...it's just that the murikans can't tell the difference, and they also speak Russian.
Russian speaking murikans?
Indeed, I'm very much against the idea of owning a mac.
It actually kind of represents the extreme form of what is driving me away from Linux, a focus on usability and mass appeal over flexibility and choice.
Not much of a Linux expert, but enjoy playing with Slackware from time to time. It hasn't changed too much from an "usability" perspective and puts you in the drivers seat.
...is giving the pilot the full control of the craft (ie, the ability to deploy the tail above rated speed) then they're going to have an interesting balance to strike...
Maybe somebody here knows more about the system architecture of the "feathers" mechanism. From what I've read, the pilot only pulled the lever to unlock the surfaces, but we do not know what caused them to actually deploy. If they were computer controlled, it could be possible that a computer or sensor failure caused them to deploy early.
Going into space is a dangerous endeavor. And there was bound to be looses. Hell they'll be MORE as time does by. Probably a LOT more. Either we can (collectively) give up now or learn from the loses and continue on.
I hate these kinds of comments, that pilot went in testing a roller coaster ride for millionaires.
...sitting in storage. 40 years is a long time.... Apparently they were not sufficiently re-conditioned before use.
We don't know the cause of the failure yet. Aren't we being a bit premature?
Elon Musk called it two years ago
Elon Musk obviously has a personal financial stake in the awarding of that contract.
....They also moved off from computers to typewriters for some highly sensitive documents. If they already knew all that Snowden stole, why would they do that now? Why not earlier?
There's more than one way of looking at that. 1) by moving to typewriter, they were trying to protect their information from the Americans - your theory. or 2) they saw how easy it is for an insider to electronically copy a library of documents and leave the country. Personally, I think 2) is much more plausible based on that Snowden actually revealed. Secure Russian or Chinese communications would not have been a part of normal internet or telephone traffic that the US was monitoring anyway. Another point is it's actually a minor victory if the Russians and Chinese become so paranoid that they go from efficient digital communications to using mechanical typewriters and sheets of carbon to communicate. But I respect your opinion. Absent of additional information, I think we both have valid points.
Russia thinks so. China does too.
Can you be a patriot to more than one country?
I think it's highly probable that both Russia and China already had much of what Snowden took with him on his laptop. If there was any intelligence value for those countries, it would have been to validate their sources. On the other hand, the propaganda value was limited at best. Both countries are not exactly ruled by law and they aggressively suppress dissent. On the one hand, they can use Snowden as an example of American double speak, but OTOH they don't want their own citizens to be getting the same ideas.
If it floats, it will be neutral because it will displace as much water equal to its own mass. If it sinks, it will displace less water than equal to its own mass.
Only the mass of the object matters if it's inside of the hull of the ship. Shipping 1 ton of feathers is the same as shipping 1 ton of led, at least as far as displacement is concerned.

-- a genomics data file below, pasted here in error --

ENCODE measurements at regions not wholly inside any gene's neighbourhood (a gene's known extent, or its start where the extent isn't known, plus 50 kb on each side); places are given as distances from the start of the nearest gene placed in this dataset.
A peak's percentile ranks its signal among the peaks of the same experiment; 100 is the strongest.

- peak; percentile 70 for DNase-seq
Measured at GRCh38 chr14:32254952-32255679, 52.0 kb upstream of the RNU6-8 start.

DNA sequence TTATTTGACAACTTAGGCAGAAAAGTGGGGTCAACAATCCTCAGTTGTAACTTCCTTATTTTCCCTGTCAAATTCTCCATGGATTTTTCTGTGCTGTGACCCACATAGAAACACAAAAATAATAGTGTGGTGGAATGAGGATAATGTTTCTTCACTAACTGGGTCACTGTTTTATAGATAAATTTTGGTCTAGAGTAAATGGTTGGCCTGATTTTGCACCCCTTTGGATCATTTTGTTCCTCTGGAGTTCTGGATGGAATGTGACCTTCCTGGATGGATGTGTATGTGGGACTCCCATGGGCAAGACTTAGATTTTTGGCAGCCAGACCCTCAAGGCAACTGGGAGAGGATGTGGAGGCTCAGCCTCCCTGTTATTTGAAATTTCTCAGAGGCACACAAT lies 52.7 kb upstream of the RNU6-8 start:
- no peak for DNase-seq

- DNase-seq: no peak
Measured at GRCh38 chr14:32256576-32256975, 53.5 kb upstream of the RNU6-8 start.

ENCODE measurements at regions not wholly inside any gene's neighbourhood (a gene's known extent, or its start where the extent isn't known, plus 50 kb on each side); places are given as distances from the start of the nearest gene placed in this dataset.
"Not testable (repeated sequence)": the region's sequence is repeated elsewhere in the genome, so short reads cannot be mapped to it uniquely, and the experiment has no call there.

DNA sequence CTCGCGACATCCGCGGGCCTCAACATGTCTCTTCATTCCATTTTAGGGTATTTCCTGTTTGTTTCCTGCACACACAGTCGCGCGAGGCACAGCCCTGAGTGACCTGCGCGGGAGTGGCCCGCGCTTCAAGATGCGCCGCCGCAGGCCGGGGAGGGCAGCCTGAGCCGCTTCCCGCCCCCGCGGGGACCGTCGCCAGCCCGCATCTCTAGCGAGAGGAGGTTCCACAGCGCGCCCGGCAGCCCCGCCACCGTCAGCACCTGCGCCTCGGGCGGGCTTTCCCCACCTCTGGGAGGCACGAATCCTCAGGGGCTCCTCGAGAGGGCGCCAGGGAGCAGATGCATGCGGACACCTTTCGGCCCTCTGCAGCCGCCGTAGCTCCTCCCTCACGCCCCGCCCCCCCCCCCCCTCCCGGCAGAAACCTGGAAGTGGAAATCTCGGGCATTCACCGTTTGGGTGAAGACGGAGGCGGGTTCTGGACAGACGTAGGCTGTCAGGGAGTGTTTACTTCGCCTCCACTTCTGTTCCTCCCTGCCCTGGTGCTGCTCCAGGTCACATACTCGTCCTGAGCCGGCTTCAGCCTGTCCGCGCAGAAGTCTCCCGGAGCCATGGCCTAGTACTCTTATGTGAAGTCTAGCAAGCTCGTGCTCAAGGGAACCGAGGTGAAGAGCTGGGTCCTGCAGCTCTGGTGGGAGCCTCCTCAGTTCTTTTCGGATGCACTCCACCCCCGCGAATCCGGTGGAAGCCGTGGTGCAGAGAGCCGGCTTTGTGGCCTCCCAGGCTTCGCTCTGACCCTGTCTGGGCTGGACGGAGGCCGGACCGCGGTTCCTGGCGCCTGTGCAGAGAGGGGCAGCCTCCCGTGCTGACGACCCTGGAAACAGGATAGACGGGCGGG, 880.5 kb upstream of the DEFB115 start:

So what's so "tomorrow" about change from Lucida to Helvetica, which impedes legibility, requires more screen space, and makes the GUI appear fuzzy? Is that the definition of "tomorrow" now?
Tomorrow, you will be one day older than today. Enough tomorrows and your eyesight will probably fade to the point where text on a computer monitor appears fuzzy. By making the font fuzzy today, Apple is providing their users with a taste of tomorrow. Next, Apple will probably shrink the keyboard to the point that accuracy suffers, as it inevitably does with old age.
...the very essence of an enterprise (any enterprise) is that it is a bundle of labour and capital whose essential structure and identity is independent of and more persistent than the labour it employs. The identity behind its labour component is no more important than the identity of its capital component...
Mr. Patel was misquoted in the header, FTA he did not explicitly say "Turnover in Engineering No Problem", but let's assume he did say so in so many words. He is about 33% correct, all engineers are replaceable, and that is the main reason good engineers always document their work. But the question that is often ignored by business school 101-types is how much money and time does it take to replace a competent engineer? Can your enterprise afford the Project disruption and late time-to-market? Will your development still be relevant by the time it finally launches?
You argue that "capital" and "labor" are essentially equal to the identity of an enterprise. In a lot of enterprises that may be true, where either the labor is totally unskilled (light-bulb turners) and requires no training, or the labor is "certified and trained" and perform a set of narrowly-defined tasks, e.g. truck drivers, shipping, railroad engineers, airline pilots, etc. In product development, this ideal model breaks down. Engineering has no standardised training, and every situation or development situation is a unique learning experience, both for the enterprise and for the labor. That's why we have "project management" and development in the first place. History is full of examples of enterprises that made the mistake of treating their engineers as fungible, interchangeable assets. Products started coming out "a day late and a dollar short". Eventually they reorganised, split, made a splash with some big announcements and then disappeared.